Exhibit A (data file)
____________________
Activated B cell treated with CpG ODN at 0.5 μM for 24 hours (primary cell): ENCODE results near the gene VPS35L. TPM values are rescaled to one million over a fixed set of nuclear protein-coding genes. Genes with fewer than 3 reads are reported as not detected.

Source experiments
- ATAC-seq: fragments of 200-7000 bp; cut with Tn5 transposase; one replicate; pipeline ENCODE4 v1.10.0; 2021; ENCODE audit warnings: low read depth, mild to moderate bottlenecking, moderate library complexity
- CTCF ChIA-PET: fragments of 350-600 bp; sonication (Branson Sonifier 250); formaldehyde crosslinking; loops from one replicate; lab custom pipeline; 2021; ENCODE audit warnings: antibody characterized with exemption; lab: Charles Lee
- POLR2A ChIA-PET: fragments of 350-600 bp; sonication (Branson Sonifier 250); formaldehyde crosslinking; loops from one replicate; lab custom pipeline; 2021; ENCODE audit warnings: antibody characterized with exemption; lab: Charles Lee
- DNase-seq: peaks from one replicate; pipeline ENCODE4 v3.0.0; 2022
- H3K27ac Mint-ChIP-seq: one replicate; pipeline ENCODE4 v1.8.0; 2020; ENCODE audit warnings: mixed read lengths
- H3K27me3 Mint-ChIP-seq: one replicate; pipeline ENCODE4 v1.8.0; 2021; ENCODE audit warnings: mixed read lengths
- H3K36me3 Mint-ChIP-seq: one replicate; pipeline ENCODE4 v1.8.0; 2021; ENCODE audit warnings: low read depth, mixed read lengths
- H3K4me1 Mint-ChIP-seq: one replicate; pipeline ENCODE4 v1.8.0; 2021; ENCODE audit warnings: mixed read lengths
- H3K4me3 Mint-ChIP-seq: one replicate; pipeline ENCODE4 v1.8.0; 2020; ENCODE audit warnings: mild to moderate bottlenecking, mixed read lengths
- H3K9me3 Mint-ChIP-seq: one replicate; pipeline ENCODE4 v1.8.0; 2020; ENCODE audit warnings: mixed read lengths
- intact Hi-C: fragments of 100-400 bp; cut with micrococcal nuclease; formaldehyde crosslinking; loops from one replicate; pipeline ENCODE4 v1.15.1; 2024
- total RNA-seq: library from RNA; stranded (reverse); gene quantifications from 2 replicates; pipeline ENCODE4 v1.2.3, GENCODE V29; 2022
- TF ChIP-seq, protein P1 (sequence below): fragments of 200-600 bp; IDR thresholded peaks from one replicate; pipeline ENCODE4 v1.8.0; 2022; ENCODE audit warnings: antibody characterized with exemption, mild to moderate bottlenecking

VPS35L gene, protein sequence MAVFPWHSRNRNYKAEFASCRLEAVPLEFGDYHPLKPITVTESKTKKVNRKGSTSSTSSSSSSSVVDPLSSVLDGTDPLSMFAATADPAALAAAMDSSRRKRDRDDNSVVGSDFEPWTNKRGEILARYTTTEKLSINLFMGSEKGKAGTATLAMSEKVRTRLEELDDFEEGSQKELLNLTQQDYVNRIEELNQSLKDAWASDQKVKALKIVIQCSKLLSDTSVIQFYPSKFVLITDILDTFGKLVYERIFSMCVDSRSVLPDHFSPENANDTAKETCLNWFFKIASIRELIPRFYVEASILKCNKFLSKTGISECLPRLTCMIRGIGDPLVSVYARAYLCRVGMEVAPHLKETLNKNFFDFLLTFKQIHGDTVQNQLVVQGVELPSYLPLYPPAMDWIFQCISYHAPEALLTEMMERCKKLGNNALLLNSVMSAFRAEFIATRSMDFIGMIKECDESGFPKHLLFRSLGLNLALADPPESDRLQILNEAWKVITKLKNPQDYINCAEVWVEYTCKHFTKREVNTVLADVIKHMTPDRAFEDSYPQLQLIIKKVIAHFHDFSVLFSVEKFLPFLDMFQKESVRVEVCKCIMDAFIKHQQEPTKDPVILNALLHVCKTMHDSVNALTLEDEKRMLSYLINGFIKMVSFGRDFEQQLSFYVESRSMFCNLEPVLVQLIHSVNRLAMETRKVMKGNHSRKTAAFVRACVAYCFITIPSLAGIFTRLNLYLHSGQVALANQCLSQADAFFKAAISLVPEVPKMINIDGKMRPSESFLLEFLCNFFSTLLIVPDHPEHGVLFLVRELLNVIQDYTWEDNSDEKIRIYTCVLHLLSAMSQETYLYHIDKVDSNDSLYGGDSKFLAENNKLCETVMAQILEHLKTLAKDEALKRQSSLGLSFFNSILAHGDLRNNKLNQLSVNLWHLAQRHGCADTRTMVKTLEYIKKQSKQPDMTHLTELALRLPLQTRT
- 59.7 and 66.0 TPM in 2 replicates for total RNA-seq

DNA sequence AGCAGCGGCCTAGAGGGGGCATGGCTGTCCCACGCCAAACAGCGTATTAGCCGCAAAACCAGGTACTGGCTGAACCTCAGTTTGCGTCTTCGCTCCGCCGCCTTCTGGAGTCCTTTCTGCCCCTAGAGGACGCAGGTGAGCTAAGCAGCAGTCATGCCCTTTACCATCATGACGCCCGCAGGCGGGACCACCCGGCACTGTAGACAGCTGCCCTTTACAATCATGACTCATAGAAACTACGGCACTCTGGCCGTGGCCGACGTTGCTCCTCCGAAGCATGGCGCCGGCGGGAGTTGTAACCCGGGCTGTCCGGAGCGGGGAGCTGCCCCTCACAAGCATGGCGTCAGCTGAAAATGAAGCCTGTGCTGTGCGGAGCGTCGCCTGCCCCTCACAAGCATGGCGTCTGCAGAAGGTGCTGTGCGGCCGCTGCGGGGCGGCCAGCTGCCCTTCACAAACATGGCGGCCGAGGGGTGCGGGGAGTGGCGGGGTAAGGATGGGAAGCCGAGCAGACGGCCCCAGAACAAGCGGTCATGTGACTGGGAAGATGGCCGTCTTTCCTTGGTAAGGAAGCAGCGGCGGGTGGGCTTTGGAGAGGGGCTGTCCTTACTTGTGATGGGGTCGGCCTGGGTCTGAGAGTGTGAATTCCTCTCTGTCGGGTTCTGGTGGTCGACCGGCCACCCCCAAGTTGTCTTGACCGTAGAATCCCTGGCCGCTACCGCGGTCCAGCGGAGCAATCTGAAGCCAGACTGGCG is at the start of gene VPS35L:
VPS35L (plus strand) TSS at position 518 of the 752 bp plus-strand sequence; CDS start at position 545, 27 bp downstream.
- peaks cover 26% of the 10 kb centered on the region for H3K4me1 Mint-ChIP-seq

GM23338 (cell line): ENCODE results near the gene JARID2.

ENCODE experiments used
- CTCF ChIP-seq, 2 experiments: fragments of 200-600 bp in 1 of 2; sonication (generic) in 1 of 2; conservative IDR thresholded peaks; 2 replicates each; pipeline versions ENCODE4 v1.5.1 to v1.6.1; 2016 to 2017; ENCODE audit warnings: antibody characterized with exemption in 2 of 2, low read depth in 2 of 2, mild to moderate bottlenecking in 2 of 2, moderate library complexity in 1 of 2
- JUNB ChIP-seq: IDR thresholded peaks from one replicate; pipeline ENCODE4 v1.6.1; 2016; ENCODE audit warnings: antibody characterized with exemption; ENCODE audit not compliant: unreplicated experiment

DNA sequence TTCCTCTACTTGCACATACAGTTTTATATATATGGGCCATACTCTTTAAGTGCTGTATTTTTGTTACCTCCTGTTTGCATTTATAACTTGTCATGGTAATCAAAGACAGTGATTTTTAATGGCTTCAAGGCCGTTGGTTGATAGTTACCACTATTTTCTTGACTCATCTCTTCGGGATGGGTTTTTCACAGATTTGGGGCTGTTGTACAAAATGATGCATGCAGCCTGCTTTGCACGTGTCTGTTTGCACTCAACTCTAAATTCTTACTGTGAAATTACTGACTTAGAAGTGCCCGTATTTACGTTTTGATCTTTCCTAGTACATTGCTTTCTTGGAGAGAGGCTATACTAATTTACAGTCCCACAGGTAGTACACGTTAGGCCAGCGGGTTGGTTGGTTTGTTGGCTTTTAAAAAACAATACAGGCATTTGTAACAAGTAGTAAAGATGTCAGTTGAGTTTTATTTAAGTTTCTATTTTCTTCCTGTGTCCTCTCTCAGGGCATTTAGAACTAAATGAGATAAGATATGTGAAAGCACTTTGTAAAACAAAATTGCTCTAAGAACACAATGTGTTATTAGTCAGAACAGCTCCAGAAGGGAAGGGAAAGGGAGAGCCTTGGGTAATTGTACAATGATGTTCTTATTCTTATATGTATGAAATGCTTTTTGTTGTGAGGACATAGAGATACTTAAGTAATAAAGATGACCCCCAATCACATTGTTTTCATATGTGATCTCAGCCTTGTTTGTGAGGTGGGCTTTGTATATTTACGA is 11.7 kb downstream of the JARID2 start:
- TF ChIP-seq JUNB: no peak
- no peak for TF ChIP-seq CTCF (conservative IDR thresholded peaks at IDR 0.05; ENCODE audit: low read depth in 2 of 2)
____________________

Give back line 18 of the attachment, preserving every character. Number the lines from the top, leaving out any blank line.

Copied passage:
DNA sequence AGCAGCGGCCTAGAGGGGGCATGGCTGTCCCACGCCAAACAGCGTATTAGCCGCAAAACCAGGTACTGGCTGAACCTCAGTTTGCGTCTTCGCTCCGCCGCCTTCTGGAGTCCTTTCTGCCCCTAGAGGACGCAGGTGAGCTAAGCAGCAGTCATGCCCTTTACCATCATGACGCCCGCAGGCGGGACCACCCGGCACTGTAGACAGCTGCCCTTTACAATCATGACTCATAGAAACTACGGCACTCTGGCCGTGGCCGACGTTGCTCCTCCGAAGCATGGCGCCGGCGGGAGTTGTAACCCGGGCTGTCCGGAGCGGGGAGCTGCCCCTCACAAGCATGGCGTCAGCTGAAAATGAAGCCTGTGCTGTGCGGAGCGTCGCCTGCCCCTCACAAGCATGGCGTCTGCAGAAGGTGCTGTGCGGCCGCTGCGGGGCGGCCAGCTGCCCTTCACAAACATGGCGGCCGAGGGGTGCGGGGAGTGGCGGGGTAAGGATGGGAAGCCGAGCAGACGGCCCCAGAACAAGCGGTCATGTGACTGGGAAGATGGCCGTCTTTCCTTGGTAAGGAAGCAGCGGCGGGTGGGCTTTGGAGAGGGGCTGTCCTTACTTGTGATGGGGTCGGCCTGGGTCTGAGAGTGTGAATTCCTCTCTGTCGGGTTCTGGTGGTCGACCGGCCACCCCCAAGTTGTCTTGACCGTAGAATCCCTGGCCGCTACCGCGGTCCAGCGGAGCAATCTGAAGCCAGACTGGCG is at the start of gene VPS35L: